Naeotom Alpha is the first photon-counting computer tomograph in the world. Credit: Deutscher Zukunftspreis / Ansgar Pudenz.
The photon-counting detector of Naeotom Alpha CT scanner contains active detection layer made of cadmium telluride one crystal (CdTe). Credit: Siemens Healthineers.
The photon-counting CT detector improves image sharpness and contrast. Credit: Deutscher Zukunftspreis / Ansgar Pudenz.

Naeotom Alpha is a first-of-its-kind photon-counting computed tomography (CT) diagnostic imaging device developed by Siemens Healthineers based in Germany.

Unlike conventional CT scanners that use detectors to measure the total energy from several X-rays at once, the new diagnostic imaging system utilises CT technology of photon-counting detectors to measure the X-ray passed through a patient’s body and converts them into a detailed three-dimensional (3D) image.

The images provided by the system are utilised by a trained healthcare professional for oncological procedures, cardiac diagnostics, follow-up examinations of lungs for respiratory disorders, and radiation therapy planning preparation.

The Siemens’ Naeotom Alpha diagnostic imaging device received the US Food and Drug Administration (FDA) 510 (k) approval via the premarket clearance pathway in October 2021.

Details of Siemens’ Naeotom Alpha CT device

Naeotom Alpha incorporates a new photon-counting detector with an active detection layer made of cadmium telluride one crystal (CdTe), which amplifies the sharpness and contrast of CT images.

The CdTe crystals in the detector directly convert the X-ray photons into digital electrical signals, which are counted with no energy information loss. The measurement of individual photons and elimination of the intermediate conversion of the X-rays into visible light adds a novel, detailed and clinically relevant patient’s information to the diagnosis with improved image quality.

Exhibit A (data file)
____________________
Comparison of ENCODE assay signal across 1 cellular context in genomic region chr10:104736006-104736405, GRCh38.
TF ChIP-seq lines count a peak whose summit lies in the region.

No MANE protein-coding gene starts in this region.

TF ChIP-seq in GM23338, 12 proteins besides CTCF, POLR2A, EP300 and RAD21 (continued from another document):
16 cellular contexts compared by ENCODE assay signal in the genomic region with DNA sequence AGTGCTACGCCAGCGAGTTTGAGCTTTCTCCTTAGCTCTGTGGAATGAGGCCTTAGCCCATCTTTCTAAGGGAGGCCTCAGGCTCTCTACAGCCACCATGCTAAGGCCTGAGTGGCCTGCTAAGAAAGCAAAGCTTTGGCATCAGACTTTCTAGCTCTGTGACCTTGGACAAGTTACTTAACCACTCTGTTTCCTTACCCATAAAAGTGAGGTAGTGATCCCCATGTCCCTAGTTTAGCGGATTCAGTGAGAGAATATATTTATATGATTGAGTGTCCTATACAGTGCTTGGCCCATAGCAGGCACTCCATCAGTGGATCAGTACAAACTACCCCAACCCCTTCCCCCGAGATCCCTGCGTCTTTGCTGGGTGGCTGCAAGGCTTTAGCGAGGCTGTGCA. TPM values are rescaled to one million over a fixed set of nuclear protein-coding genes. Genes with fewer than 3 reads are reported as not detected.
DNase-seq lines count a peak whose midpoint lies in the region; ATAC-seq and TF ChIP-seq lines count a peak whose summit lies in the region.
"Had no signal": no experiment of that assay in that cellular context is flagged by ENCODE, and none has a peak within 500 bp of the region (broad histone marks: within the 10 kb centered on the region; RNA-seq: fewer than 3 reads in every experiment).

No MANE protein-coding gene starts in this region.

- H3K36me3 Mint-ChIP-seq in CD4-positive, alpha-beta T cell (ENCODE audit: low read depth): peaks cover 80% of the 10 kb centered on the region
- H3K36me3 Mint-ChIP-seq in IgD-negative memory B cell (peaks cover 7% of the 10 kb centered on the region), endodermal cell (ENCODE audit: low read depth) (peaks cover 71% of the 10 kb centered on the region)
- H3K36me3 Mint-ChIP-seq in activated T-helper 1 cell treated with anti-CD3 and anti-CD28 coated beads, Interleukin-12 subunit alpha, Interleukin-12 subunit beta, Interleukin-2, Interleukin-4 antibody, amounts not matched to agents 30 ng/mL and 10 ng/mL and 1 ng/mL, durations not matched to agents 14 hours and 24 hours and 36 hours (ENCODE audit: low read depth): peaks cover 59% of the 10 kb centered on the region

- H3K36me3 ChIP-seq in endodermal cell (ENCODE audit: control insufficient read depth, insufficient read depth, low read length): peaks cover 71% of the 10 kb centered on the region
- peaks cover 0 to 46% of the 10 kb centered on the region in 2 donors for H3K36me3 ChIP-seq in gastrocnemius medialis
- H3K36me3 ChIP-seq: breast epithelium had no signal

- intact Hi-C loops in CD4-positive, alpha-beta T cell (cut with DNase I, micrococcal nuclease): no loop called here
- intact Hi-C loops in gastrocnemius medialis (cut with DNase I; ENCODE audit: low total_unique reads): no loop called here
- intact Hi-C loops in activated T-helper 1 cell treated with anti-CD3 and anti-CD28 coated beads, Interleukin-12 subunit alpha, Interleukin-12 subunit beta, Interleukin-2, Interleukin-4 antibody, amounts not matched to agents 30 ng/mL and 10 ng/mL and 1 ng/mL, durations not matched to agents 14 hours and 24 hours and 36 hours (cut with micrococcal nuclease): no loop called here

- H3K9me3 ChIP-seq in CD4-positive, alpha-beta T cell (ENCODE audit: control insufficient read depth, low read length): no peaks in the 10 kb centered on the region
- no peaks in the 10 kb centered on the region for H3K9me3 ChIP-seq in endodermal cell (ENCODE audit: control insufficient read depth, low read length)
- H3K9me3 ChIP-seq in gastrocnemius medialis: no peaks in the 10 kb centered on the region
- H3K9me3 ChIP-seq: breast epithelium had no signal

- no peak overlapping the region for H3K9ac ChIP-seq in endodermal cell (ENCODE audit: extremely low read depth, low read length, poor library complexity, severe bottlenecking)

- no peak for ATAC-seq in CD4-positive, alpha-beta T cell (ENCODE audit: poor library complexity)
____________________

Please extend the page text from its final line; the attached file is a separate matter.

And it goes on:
Technology used

Photon-counting CT, also known as quantum-counting CT, is a completely new imaging technology that is significantly different from a conventional energy integrating detector.

The detectors convert the X-ray photons into electrical pulses directly. The absorbed X-rays generate electron-hole pairs in the semiconductor during a direct conversion process.

A strong electric field separates the charges between the cathode and the pixelated anode electrodes at the top and the bottom of the detector, reducing the image acquisition time.

The detector has intrinsic spectrum sensitivity in every scan as it can measure the level of energy and charges generated by the individual X-ray photons.

Benefits of Siemens’ Naeotom Alpha CT device

The fine structure of photon-counting detectors benefits patients with lower radiation doses and reduced contrast agent use. The obtained images with more clarity and information simplify the diagnosis.

The detectors offer several advantages over solid-state scintillation detectors. The direct signal conversion generates considerably smaller pixels, which greatly enhances spatial resolution without losing dose efficiency. They offer an improved contrast‐to‐noise ratio without any electronic noise.

It enables physicians to work with images that show even the smallest tissue features such as bronchi in the lungs or bone metastases.

Photon-counting CT will advance medical diagnostics towards precise, non-invasive diagnosis in cardiology, pulmonology, oncology and emergency medicine.

Marketing commentary on Siemens Healthineers

Headquartered in Erlangen, Germany, Siemens Healthineers is a medical technology company. It employs 66,000 people and operates in more than 70 countries across the globe.

The company offers products and services including medical imaging, laboratory diagnostics, and digital health solutions, as well as clinical solutions for disease management. Other offerings include cybersecurity management services, education and training, and online services.

Siemens Healthineers’ experts Prof. Thomas Flohr, Dr Bjorn Kreisler and Dr Stefan Ulzheimer received a nomination for the Federal President’s Award for Technology and Innovation for the development of the first photon-counting CT scanner in September 2021.

The company invested approximately €1.35bn ($1.5bn) in its research and development (R&D) activities in 2020.